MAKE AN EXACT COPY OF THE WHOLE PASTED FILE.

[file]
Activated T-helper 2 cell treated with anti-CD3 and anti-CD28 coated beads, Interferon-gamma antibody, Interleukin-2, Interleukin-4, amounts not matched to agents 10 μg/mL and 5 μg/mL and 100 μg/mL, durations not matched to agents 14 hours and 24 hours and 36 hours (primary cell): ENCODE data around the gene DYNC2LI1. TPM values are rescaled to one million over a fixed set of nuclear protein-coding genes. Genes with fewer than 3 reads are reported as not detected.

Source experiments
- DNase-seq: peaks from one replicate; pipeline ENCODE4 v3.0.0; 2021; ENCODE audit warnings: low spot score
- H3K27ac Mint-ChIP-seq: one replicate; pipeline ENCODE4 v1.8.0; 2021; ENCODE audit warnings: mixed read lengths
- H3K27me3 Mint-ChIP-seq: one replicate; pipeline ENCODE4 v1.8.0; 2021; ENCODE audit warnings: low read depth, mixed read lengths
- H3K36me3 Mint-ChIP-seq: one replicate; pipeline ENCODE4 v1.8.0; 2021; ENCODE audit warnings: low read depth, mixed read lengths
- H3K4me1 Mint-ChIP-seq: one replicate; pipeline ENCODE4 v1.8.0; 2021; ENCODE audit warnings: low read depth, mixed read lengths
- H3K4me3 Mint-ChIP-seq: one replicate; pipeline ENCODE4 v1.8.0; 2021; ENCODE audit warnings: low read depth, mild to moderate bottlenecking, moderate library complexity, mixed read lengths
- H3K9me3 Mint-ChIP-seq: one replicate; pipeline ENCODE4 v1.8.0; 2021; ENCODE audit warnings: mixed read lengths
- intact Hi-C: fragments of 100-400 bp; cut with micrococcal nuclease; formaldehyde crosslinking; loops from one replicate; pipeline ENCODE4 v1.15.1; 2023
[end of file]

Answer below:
Activated T-helper 2 cell treated with anti-CD3 and anti-CD28 coated beads, Interferon-gamma antibody, Interleukin-2, Interleukin-4, amounts not matched to agents 10 μg/mL and 5 μg/mL and 100 μg/mL, durations not matched to agents 14 hours and 24 hours and 36 hours (primary cell): ENCODE data around the gene DYNC2LI1. TPM values are rescaled to one million over a fixed set of nuclear protein-coding genes. Genes with fewer than 3 reads are reported as not detected.

Source experiments
- DNase-seq: peaks from one replicate; pipeline ENCODE4 v3.0.0; 2021; ENCODE audit warnings: low spot score
- H3K27ac Mint-ChIP-seq: one replicate; pipeline ENCODE4 v1.8.0; 2021; ENCODE audit warnings: mixed read lengths
- H3K27me3 Mint-ChIP-seq: one replicate; pipeline ENCODE4 v1.8.0; 2021; ENCODE audit warnings: low read depth, mixed read lengths
- H3K36me3 Mint-ChIP-seq: one replicate; pipeline ENCODE4 v1.8.0; 2021; ENCODE audit warnings: low read depth, mixed read lengths
- H3K4me1 Mint-ChIP-seq: one replicate; pipeline ENCODE4 v1.8.0; 2021; ENCODE audit warnings: low read depth, mixed read lengths
- H3K4me3 Mint-ChIP-seq: one replicate; pipeline ENCODE4 v1.8.0; 2021; ENCODE audit warnings: low read depth, mild to moderate bottlenecking, moderate library complexity, mixed read lengths
- H3K9me3 Mint-ChIP-seq: one replicate; pipeline ENCODE4 v1.8.0; 2021; ENCODE audit warnings: mixed read lengths
- intact Hi-C: fragments of 100-400 bp; cut with micrococcal nuclease; formaldehyde crosslinking; loops from one replicate; pipeline ENCODE4 v1.15.1; 2023